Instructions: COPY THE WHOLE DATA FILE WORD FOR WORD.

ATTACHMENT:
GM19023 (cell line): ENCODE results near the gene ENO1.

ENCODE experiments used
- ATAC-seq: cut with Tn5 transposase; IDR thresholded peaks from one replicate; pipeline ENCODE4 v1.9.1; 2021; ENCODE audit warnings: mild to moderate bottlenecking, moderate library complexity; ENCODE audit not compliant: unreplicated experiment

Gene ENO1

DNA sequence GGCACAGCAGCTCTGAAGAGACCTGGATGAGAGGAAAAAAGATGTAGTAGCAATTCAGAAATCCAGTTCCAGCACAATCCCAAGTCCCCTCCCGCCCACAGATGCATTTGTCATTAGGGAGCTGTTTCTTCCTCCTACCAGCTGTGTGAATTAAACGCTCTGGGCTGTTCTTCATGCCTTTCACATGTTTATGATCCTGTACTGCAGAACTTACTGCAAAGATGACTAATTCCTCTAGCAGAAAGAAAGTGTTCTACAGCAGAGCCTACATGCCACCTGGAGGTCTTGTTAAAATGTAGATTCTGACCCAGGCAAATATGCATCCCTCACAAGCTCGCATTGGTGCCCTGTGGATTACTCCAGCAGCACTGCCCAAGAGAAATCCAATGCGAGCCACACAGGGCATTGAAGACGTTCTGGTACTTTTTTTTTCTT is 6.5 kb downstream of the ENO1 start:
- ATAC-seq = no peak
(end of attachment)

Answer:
GM19023 (cell line): ENCODE results near the gene ENO1.

ENCODE experiments used
- ATAC-seq: cut with Tn5 transposase; IDR thresholded peaks from one replicate; pipeline ENCODE4 v1.9.1; 2021; ENCODE audit warnings: mild to moderate bottlenecking, moderate library complexity; ENCODE audit not compliant: unreplicated experiment

Gene ENO1

DNA sequence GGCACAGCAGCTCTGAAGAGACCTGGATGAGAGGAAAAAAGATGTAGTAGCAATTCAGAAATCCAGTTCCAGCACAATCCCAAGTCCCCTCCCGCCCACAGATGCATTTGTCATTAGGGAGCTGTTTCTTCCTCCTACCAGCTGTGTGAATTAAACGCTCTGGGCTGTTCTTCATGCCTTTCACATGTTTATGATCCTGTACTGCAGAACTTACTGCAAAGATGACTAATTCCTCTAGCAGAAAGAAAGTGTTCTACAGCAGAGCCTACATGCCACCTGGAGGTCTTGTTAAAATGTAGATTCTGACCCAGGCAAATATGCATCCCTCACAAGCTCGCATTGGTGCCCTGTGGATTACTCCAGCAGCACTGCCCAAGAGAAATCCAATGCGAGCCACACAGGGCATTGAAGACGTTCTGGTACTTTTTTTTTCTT is 6.5 kb downstream of the ENO1 start:
- ATAC-seq = no peak